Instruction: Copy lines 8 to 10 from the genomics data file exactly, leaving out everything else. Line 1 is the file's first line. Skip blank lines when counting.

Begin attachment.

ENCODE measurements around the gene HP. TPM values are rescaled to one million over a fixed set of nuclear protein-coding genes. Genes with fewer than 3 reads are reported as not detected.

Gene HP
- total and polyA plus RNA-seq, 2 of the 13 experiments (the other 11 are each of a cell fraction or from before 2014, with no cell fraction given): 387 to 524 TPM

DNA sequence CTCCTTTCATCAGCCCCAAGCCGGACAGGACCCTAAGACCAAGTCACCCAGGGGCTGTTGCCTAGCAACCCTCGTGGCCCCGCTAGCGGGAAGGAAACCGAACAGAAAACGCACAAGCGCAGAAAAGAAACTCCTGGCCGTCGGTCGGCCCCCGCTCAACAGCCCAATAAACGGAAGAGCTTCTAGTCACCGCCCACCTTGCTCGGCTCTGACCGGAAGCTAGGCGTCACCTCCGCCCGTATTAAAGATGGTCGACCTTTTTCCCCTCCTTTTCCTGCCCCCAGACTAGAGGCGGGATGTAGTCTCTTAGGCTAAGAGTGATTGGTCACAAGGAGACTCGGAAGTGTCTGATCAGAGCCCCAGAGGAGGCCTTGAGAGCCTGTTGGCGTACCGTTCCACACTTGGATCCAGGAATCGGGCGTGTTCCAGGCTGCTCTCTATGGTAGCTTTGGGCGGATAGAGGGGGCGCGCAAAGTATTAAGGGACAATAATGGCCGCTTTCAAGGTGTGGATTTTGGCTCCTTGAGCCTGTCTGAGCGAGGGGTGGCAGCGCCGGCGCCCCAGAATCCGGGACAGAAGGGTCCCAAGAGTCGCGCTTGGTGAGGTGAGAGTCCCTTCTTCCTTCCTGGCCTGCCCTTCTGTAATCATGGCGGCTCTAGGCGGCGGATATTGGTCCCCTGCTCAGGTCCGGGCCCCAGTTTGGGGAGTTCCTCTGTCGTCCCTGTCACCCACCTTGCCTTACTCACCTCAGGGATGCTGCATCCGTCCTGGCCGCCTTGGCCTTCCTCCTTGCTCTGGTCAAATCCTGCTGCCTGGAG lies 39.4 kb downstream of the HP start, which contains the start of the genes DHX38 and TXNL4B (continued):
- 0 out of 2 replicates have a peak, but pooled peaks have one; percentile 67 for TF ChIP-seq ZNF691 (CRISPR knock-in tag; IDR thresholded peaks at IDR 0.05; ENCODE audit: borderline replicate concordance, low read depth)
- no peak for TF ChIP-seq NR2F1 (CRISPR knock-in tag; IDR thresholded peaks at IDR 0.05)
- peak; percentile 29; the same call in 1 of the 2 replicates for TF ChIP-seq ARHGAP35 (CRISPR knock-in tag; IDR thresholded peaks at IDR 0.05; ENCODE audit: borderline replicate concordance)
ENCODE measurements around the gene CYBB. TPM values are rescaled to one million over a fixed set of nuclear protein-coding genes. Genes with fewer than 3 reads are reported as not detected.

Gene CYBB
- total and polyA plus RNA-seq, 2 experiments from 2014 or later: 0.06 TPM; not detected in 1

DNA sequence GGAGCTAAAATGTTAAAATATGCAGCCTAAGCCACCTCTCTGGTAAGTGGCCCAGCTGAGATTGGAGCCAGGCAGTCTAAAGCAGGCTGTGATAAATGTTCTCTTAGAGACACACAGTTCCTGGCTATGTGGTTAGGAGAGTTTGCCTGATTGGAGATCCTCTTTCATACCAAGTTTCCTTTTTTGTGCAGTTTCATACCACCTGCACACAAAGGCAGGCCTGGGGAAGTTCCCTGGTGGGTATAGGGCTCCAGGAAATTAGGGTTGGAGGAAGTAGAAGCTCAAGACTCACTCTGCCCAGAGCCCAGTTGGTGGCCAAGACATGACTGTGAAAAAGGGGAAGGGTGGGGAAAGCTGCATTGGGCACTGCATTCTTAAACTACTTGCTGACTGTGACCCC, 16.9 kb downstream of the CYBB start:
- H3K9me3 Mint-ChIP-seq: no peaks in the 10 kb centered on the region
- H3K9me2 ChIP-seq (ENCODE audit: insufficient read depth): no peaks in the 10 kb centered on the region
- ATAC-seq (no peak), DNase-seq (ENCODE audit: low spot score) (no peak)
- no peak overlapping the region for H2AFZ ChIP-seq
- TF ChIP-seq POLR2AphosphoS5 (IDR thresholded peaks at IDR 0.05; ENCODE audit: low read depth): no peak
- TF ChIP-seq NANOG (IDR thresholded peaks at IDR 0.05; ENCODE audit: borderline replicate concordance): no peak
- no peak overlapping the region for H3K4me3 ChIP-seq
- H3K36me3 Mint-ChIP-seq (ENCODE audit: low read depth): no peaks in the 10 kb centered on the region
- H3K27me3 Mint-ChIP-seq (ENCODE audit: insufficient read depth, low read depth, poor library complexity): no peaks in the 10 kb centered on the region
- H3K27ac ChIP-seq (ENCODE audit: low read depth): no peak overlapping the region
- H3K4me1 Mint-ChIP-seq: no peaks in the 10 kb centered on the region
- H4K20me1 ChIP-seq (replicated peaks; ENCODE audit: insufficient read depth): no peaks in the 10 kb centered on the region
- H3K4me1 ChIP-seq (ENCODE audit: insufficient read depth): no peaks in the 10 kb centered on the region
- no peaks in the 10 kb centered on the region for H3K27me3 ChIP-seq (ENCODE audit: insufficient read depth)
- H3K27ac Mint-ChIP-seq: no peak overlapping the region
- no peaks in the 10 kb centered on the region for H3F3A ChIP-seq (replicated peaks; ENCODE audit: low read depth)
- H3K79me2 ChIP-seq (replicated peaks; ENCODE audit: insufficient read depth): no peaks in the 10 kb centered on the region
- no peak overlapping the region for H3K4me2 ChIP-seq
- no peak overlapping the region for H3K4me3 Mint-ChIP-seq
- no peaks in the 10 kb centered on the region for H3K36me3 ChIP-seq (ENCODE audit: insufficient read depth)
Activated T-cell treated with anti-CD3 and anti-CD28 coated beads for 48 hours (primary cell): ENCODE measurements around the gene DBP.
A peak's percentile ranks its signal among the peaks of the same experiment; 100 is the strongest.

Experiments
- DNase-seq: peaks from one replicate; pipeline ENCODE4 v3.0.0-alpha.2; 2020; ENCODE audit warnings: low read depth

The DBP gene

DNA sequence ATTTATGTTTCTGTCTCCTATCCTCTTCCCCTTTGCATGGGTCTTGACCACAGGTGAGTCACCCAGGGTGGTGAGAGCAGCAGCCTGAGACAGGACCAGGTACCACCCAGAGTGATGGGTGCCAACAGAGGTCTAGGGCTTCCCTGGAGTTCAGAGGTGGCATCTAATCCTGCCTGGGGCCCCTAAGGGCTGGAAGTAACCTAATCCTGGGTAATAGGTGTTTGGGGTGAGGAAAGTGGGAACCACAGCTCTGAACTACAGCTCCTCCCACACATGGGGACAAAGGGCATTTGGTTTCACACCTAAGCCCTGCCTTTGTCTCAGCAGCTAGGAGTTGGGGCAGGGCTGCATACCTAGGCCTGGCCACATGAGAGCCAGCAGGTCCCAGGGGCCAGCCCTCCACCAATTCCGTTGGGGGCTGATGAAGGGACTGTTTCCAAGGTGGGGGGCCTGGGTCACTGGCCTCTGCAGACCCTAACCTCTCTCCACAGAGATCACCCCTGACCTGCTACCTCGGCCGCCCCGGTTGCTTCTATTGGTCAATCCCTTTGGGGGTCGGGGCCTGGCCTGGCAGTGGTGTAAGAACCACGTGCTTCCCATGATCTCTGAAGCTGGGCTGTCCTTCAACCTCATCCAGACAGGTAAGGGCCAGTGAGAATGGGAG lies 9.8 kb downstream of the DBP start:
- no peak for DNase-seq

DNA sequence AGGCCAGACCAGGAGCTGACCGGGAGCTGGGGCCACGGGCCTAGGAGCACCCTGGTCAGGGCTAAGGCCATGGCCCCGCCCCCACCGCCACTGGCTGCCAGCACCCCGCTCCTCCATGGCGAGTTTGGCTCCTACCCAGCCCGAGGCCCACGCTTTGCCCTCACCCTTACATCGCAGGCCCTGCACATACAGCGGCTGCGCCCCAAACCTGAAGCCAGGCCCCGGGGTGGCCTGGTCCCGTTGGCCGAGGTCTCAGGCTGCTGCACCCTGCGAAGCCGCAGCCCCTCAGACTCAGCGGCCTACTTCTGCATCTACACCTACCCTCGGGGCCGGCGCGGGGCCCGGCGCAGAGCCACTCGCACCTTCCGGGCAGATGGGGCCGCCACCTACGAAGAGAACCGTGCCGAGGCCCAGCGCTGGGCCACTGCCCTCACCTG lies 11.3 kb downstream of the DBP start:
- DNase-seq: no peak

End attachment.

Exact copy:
ENCODE measurements around the gene CYBB. TPM values are rescaled to one million over a fixed set of nuclear protein-coding genes. Genes with fewer than 3 reads are reported as not detected.

Gene CYBB
- total and polyA plus RNA-seq, 2 experiments from 2014 or later: 0.06 TPM; not detected in 1